by Karen Schroeder, MS, RD Iron is a mineral that is found in every living cell. Iron exists in two formsheme and nonheme. Heme iron is part of the hemoglobin and myoglobin molecules in animal tissues. About 40% of the iron in meat is in the heme form. Nonheme iron comes from animal tissues other than hemoglobin and myoglobin and from plant tissues. It is found in meats, eggs, milk, vegetables, grains, and other plant foods. The body absorbs heme iron much more efficiently than nonheme iron. Much of the iron in our diet comes from foods, such as breads and cereals that are fortified with this mineral. Worldwide, iron deficiency anemia is the most common form of malnutrition. Functions Iron's functions include: In hemoglobin, carrying oxygen to cells throughout the bodyIn myoglobin, holding oxygen within the cells, especially heart and skeletal muscle cellsForming collagen, which is the major protein that makes up connective tissue, cartilage, and boneHelping fight infection by synthesizing certain enzymes needed for immune functionHelping convert beta carotene to vitamin AHelping make amino acids, which are the building blocks of proteinAiding drug detoxification pathways in the liverForming part of an enzyme that is essential for the production of several neurotransmittersSynthesizing cellular components that are important to metabolism
Recommended Intake Iron needs are greatest during times of rapid growthchildhood, adolescence, and pregnancy. Also, women have higher requirements than men, to replace the iron that is lost with monthly menstruation. Age Group Recommended Dietary Allowance (RDA) (mg/day) Male Female 0-6 months No RDA; Adequate Intake (AI) = 0.27 No RDA; Adequate Intake (AI) = 0.27 7-12 months 11 11 1-3 years 7 7 4-8 years 10 10 9-13 years 8 8 14-18 years 11 15 19-50 years 8 18 51+ years 8 8 Pregnancy n/a 27 Lactation, equal to or less than 18 years n/a 10 Lactation, 19-50 years n/a 9 Iron Deficiency Groups of people who are susceptible to being iron deficient are:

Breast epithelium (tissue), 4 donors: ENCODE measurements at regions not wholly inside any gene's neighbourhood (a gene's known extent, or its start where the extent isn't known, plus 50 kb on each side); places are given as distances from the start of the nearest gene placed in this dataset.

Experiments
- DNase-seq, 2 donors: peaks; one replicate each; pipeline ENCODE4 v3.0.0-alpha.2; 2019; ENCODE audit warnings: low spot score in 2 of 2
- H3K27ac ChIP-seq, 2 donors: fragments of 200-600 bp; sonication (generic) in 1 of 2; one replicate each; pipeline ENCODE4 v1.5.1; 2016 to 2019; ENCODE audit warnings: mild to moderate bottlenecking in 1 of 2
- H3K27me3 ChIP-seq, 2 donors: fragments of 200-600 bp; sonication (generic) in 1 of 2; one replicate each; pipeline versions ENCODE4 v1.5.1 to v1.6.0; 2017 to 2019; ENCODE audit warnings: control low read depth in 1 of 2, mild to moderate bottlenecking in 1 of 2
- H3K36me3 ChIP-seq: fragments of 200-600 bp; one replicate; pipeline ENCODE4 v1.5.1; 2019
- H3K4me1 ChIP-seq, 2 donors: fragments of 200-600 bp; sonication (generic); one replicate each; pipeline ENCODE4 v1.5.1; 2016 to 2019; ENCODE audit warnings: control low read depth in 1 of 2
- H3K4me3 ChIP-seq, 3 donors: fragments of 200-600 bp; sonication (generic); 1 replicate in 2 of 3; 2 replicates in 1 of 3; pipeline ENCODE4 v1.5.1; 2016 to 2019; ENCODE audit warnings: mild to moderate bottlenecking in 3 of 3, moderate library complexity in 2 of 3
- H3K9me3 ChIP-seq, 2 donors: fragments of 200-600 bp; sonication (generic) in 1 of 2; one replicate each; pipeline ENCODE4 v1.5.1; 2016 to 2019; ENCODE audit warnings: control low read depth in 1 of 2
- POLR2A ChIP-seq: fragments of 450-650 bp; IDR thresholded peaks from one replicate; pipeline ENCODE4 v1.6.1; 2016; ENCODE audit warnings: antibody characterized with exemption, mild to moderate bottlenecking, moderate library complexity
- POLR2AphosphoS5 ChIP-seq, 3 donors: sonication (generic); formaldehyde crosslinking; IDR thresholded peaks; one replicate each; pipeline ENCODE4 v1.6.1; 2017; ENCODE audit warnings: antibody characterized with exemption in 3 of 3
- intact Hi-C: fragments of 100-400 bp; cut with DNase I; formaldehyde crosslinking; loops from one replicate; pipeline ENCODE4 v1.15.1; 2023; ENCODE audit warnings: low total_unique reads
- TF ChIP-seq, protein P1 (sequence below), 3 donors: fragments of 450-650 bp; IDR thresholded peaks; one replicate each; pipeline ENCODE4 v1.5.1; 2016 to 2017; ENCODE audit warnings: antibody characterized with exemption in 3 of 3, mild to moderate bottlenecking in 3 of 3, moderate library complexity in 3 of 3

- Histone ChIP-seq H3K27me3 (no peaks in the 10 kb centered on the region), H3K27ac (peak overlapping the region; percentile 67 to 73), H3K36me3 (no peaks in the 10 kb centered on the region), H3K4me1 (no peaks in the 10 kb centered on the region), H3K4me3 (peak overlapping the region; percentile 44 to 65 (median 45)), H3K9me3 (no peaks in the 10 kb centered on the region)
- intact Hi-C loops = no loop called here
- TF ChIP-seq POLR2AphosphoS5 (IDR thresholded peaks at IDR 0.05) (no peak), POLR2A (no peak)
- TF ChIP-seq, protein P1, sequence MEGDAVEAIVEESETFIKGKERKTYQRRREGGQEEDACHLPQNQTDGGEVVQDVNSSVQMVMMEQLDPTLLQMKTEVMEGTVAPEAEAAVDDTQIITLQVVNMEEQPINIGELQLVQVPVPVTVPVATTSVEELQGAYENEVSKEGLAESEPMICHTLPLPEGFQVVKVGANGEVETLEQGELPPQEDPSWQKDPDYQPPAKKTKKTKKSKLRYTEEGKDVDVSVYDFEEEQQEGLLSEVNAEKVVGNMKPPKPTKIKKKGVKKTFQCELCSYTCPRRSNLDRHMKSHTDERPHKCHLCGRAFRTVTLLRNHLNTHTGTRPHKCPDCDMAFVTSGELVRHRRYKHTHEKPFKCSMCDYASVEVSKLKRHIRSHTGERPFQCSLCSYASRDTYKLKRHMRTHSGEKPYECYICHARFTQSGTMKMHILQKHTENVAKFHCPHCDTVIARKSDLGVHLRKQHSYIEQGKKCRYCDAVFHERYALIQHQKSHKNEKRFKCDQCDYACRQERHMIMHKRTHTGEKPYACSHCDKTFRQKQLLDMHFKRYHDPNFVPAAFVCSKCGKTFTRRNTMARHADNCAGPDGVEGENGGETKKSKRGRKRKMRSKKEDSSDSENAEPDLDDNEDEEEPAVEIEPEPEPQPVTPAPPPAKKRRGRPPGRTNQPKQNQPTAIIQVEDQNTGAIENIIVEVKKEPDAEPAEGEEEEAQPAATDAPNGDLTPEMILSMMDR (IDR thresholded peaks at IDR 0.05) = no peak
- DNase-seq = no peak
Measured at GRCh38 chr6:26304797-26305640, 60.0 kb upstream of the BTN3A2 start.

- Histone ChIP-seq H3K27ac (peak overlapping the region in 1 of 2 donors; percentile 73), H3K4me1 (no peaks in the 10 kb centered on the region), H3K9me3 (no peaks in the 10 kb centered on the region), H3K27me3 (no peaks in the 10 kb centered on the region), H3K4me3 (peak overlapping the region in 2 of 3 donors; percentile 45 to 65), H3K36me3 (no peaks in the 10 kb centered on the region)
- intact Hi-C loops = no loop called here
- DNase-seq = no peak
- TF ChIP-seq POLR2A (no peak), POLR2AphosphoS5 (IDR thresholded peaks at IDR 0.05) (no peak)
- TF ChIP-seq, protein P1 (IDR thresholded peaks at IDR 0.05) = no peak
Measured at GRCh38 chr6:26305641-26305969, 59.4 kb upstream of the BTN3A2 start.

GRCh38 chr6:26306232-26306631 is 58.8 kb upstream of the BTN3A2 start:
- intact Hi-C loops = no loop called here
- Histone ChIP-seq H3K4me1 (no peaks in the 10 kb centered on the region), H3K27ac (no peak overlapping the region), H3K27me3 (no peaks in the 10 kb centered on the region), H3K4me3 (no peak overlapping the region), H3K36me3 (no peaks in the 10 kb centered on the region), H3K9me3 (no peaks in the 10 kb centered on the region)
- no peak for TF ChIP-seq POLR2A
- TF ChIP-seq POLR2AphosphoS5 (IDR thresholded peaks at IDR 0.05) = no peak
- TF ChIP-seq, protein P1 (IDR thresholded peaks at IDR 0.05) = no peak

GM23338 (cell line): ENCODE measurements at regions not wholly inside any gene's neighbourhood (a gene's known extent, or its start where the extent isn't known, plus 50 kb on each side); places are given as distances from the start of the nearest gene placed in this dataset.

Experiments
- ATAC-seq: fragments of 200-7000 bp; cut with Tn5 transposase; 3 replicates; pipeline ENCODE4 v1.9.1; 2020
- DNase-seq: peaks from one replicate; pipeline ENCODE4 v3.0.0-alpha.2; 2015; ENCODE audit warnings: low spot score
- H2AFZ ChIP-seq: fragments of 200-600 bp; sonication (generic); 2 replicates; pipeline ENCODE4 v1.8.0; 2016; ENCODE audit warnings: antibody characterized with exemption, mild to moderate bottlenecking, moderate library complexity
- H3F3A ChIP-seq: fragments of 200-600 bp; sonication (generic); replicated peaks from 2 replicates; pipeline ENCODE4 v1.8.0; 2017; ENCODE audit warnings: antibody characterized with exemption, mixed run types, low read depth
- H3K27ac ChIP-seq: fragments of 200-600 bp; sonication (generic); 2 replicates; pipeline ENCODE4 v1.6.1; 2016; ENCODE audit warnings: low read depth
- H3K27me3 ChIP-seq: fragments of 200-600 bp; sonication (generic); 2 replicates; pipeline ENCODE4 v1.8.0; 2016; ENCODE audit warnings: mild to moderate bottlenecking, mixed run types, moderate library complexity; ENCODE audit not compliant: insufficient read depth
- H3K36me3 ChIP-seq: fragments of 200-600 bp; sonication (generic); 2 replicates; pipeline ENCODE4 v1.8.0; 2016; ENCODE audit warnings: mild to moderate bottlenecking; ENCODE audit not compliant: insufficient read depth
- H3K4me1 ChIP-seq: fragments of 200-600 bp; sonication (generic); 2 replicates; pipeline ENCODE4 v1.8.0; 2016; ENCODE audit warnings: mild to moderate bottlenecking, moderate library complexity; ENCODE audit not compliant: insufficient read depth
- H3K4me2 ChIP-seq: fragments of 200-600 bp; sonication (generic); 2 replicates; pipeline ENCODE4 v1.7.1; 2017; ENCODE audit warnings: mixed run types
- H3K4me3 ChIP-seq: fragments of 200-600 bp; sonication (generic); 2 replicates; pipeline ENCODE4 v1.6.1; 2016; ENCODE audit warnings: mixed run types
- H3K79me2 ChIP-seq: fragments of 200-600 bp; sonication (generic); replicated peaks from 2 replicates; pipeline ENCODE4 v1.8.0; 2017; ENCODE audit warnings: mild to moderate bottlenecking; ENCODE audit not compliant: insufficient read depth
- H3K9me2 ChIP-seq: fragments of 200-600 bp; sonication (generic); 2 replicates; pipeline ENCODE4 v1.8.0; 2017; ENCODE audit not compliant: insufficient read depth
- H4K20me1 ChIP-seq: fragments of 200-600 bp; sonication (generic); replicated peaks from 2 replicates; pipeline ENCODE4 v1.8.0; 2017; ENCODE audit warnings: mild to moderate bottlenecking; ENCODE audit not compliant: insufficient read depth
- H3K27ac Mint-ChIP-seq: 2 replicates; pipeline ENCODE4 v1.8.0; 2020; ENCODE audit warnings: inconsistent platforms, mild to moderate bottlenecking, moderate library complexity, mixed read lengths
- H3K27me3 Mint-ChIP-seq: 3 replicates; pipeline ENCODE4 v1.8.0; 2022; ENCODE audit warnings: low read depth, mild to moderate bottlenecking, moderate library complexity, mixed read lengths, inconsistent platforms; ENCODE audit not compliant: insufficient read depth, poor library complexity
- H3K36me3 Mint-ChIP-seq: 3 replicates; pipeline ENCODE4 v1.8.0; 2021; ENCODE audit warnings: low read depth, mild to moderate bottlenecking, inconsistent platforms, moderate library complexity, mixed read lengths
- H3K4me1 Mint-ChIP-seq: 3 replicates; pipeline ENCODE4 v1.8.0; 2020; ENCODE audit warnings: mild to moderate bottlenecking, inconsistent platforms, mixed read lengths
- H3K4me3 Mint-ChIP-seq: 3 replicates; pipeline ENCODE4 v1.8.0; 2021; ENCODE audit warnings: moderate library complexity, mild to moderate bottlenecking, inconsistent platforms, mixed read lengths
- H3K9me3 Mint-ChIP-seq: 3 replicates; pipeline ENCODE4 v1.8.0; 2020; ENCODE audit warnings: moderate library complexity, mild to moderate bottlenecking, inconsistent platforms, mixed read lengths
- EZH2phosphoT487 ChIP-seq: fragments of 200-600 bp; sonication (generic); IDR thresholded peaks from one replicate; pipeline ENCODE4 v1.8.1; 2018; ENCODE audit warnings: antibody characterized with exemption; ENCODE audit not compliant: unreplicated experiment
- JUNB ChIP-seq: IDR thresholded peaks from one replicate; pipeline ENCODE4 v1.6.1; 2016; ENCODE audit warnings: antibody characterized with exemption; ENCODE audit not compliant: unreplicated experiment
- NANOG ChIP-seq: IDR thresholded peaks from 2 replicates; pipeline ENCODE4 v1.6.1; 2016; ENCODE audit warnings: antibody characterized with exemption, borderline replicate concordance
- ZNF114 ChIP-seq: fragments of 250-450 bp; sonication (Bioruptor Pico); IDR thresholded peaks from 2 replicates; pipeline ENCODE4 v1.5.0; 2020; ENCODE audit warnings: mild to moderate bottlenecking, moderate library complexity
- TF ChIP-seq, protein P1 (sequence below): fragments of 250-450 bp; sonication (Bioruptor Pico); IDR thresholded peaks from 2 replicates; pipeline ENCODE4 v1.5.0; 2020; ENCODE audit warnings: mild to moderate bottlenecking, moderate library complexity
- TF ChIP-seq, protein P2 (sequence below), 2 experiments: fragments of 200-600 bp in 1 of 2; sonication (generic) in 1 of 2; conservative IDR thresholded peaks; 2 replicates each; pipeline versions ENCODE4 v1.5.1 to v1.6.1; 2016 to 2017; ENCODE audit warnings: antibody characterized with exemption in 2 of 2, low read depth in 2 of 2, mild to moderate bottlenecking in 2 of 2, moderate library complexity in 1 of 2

Women of childbearing yearsWomen runnersInfants (depending on their diet)ChildrenThe elderlyLow-income groupsMinoritiesCrohns disease or celiac disease patients. Iron is absorbed from a small intestine, and diseases affecting it may lead to poor absorption from food sources. Iron-Deficiency Anemia There are no symptoms of iron deficiency unless you become anemic. If not corrected, iron deficiency can progress to anemia. Symptoms of anemia include: Fatigue: feeling tired all the time or getting tired easily with activities you used to be able to do without difficultyShortness of breathLightheadedness or dizziness, especially as you stand upHeart palpitations: a pounding or racing heart when you exert yourself or even at restVery pale skin, especially the pink lining to your lower eyelids, under your fingernails, or your gumsUnusual cravings for substances like ice, dirt, etc. (called pica) Iron-deficiency anemia is usually treated by increasing iron intake through dietary sources and iron supplementation. Iron Toxicity At high levels, iron is toxic. And since the body has no effective means of excreting excess iron, it is possible, although not very common, for iron to accumulate. Iron pills and supplements containing iron that are designed for adults can cause poisoning in children.